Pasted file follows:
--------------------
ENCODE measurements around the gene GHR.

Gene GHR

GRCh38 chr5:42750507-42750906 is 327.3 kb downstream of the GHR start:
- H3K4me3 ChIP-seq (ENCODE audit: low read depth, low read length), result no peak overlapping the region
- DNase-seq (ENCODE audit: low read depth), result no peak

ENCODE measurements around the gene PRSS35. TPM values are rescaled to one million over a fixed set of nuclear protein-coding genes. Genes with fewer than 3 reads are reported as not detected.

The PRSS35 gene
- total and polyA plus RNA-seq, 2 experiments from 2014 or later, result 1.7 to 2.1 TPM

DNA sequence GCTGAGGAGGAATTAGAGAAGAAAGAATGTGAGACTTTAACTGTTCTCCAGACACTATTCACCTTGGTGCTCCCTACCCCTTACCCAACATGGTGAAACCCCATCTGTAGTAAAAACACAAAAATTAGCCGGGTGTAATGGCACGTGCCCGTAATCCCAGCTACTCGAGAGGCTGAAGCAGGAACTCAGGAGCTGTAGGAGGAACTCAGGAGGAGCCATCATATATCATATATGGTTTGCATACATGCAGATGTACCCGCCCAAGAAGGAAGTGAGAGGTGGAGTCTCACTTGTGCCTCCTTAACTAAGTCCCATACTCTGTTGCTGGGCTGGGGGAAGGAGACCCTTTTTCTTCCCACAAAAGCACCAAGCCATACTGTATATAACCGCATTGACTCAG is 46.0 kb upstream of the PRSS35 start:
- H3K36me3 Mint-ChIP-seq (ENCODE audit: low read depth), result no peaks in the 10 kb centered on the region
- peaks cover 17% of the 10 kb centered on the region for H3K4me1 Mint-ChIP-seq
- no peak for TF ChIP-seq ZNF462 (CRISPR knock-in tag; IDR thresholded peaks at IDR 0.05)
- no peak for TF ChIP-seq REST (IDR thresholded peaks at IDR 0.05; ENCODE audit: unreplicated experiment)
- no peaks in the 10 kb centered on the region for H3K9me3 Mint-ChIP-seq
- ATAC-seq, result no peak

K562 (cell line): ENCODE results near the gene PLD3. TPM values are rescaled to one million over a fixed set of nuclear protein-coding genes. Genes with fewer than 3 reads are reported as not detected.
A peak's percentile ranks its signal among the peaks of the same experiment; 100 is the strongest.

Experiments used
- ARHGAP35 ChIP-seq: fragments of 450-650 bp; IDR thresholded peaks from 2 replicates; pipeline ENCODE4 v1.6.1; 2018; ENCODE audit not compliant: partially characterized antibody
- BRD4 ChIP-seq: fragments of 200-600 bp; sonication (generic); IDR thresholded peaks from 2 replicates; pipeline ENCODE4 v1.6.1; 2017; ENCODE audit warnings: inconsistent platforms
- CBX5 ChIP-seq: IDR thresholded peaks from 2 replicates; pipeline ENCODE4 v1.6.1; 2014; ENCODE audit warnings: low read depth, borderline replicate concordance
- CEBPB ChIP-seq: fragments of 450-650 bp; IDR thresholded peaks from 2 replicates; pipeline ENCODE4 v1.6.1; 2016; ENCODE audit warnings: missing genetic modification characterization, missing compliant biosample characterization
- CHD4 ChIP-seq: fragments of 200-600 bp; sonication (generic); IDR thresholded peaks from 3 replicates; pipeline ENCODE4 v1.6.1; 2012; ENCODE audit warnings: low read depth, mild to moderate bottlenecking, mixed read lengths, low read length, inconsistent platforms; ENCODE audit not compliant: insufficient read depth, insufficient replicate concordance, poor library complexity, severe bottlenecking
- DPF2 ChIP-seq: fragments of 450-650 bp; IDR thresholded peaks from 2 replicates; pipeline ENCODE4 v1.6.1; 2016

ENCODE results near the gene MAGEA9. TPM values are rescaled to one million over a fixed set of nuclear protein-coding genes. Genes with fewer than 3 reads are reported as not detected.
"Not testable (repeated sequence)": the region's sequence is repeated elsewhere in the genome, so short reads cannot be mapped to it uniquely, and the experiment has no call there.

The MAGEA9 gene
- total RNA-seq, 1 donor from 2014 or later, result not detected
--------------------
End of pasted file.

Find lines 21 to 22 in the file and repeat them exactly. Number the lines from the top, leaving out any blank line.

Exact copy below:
- CBX5 ChIP-seq: IDR thresholded peaks from 2 replicates; pipeline ENCODE4 v1.6.1; 2014; ENCODE audit warnings: low read depth, borderline replicate concordance
- CEBPB ChIP-seq: fragments of 450-650 bp; IDR thresholded peaks from 2 replicates; pipeline ENCODE4 v1.6.1; 2016; ENCODE audit warnings: missing genetic modification characterization, missing compliant biosample characterization